The comics convention boom is now
One of the under-analyzed indicators of comics’ recently improved health is the seemingly exponential growth of convention attendance. Rarely does a Comics A.M. goes by where some convention, even a smaller, regional one, isn’t reporting how attendance is up from the previous year and they’re expecting even more the next; often it’s in the thousands, headed into tens of thousands.
That seems to be in direct contrast to conventional wisdom: Digital comics sales are increasing, most comics creators are a tweet away, and travel in this still-sluggish economy is still cost-prohibitive for a lot of fans. Yet, just as print sales in the direct market have been steady, and even improving, attendances at comics conventions is up virtually across the board.
The leader of this pack is easily New York Comic Con. In just seven short years, it has positioned itself as the comics convention of the year, providing stiff competition for the long-held leader Comic-Con International. In fact, New York Comic Con hit San Diego-sized attendance numbers this year.
Clearly aware of NYCC’s growing size and importance, publisher are making bigger and bigger announcements there. In 2009, Marvel revealed in San Diego that it had acquired the rights to Marvelman/Miracleman, but it was this year at New York that the publisher announced it will reprint the acclaimed Alan Moore/Neil Gaiman run. DC Comics announced the all-star line-up of Detective Comics #27 ,with Frank Miller, Neal Adams and others. Of course, some of that has to do with the publishing schedule — January solicitations are released in mid-October — but there has been a growing shift of publishers not wanting to compete with the Hollywood promotional machine at Comic-Con International, and New York seems the perfect alternative: While there’s certainly movie, television and video-game programming at New York Comic Con, the focus still is predominantly comic books.
But just why is it growing? What’s driving the attendance boom? One of my theories is that the Sundance-level buzz surrounding Comic-Con International has placed such events on the cultural radar, and now more people than ever before think there may be something at a comics convention — or “pop culture conventions,” or “geek-culture” conventions — that interests them. However, I also can’t believe that the boom is being caused purely by the “geek-curious.” There are a lot of things that I’m interested in, but I wouldn’t spend the kind of money it takes to attend a convention that focuses on them. I’m sure there are some people who are dragged along with their friends, but there’s no way they account for all those thousands.
While there are still complaints about comics losing floor space in San Diego and at other larger conventions, there are artists who can make a living off commissions and and other art sales at the event. Original art and personal interaction with creators is still a big deal, maybe even bigger than it’s been in a while. There’s a reason that Comic-Con partnered with DeviantArt; there are creators who have never worked for Marvel or DC, they may have never even drawn a comic before, but their artwork has captured the attention of an enthusiastic group of supporters. They have built up their own following completely outside the publishing paradigm and do quite well existing on its periphery. Before sites like DeviantArt, or even webcomics, they would remain in obscurity and could never attend a convention with any hopes of turning a profit (or even cover travel and hotel expenses). And of course more high-profile creators are as much of a draw as they ever were, perhaps more so with conventions serving as an ad hoc Twitter meet-up as writers, artists and their fans live-tweet their con experience.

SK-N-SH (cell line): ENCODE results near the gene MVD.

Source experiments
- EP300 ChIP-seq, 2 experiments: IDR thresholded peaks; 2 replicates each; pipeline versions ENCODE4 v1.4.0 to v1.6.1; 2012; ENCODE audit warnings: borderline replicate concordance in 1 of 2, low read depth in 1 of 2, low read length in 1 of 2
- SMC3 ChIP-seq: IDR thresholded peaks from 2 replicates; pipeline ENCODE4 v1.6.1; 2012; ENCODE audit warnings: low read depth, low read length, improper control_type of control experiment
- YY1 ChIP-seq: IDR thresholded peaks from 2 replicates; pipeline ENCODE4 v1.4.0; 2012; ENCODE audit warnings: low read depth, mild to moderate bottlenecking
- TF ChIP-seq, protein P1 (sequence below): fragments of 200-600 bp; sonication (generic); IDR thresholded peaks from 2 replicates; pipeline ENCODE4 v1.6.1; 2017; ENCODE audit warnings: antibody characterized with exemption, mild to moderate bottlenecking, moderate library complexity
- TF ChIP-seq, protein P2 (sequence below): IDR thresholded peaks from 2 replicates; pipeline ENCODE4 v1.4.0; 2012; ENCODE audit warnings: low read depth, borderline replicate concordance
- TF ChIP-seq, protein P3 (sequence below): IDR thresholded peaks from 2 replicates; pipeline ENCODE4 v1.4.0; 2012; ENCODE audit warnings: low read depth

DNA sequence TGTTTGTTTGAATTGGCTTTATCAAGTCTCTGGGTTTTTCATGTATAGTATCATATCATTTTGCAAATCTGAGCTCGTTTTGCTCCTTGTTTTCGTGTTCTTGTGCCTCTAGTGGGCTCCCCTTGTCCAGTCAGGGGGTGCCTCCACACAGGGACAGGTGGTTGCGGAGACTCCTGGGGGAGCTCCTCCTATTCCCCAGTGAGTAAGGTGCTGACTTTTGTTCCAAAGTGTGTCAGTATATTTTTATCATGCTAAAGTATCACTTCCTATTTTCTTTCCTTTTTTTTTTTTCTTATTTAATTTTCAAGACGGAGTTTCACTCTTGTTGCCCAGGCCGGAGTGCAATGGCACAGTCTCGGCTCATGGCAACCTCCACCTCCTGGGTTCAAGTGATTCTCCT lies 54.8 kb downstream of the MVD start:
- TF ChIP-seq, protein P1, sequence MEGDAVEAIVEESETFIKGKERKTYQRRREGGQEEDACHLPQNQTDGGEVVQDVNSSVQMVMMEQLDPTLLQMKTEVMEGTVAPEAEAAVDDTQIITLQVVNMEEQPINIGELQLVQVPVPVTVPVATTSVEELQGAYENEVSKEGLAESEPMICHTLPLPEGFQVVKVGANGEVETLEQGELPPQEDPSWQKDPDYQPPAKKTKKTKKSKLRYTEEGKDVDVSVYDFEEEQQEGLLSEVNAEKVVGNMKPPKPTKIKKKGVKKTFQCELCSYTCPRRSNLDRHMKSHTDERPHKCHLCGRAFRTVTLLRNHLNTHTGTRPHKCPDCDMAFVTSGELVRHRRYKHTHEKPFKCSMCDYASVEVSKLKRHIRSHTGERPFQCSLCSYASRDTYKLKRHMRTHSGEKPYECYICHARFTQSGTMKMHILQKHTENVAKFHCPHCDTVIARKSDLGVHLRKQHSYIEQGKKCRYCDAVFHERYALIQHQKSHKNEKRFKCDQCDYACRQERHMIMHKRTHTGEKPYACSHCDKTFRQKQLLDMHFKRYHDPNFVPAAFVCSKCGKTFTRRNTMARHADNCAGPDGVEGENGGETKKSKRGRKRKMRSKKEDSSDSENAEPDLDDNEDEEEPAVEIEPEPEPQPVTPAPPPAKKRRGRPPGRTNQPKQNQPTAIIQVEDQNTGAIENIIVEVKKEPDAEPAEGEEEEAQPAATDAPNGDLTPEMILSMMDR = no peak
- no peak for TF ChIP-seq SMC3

The exploding cosplay scene is also bound to be a huge influence on this. The annual Masquerade has historically been one of the most popular events at Comic-Con, but cosplay always seemed more of a tertiary yet very noticeable element to conventions. You’d expect the Storm Troopers and the other standards, with the occasional really imaginative costume. Now it’s become such a celebrated part of a con experience. When I tell non-comics fans I’m going to Comic-Con, the next question is always if I’m dressing up — conventions are indelibly linked with cosplay now. Being associated with such creativity and ingenuity, and a group that consistently seems so encouraging and accepting, is a great thing ,as far as I’m concerned. Their expansion now spills out of the convention centers, with more and more coverage of cosplayers online and even on television, and legitimate celebrities within the cosplay community.
The fact that two San Diego-sized conventions can co-exist on the same continent within three months of each other, with countless local and regional cons filling out the rest of the calendar, says a lot about the modern comics audience. Even with comiXology and Amazon, even with thorough news coverage from every large convention, there’s no replacing the experience of the exhibit floor, of buying a print or commission from your favorite artist, of being one of the first people to see footage of next summer’s blockbuster. Sure it’s expensive, crowded and exhausting, but there are countless unique experiences that can be had at a convention, and more people than ever cherish those experiences.